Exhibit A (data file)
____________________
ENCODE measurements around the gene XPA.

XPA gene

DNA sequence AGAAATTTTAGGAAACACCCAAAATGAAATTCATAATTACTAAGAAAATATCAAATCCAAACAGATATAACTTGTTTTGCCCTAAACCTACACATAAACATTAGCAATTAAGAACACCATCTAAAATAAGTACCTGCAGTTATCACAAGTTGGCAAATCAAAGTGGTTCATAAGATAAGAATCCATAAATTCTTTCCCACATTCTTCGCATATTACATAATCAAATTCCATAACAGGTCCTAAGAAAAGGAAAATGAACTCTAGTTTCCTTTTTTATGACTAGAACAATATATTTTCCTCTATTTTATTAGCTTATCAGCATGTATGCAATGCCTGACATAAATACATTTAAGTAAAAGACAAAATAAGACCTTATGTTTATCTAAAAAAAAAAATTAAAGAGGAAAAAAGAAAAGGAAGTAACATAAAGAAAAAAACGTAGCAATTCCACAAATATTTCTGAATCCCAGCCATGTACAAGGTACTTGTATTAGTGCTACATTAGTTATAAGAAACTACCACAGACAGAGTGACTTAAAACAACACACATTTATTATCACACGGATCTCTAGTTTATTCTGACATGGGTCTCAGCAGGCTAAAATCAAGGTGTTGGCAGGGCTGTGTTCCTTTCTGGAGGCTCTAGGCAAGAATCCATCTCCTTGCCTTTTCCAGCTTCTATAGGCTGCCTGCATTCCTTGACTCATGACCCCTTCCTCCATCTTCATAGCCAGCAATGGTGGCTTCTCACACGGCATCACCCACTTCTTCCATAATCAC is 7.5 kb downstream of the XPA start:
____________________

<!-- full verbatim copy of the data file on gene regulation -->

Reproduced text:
ENCODE measurements around the gene XPA.

XPA gene

DNA sequence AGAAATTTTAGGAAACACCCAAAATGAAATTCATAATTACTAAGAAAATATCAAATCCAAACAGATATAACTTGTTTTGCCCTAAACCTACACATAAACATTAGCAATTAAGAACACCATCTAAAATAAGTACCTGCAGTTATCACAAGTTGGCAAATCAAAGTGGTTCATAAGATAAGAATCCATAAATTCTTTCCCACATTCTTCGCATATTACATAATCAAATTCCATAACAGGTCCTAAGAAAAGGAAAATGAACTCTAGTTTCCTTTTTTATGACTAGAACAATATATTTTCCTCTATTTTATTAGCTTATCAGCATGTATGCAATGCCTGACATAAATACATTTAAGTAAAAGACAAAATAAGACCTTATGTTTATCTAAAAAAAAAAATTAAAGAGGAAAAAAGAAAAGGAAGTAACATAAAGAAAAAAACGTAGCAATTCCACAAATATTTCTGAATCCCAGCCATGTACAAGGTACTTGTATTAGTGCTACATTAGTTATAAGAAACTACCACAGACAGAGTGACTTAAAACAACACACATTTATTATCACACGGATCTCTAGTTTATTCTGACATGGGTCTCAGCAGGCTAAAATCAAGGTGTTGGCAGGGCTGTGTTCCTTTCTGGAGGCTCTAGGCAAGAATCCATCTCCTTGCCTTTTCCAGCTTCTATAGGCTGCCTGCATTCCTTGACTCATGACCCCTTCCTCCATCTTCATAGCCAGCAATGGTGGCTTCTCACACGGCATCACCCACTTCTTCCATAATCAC is 7.5 kb downstream of the XPA start: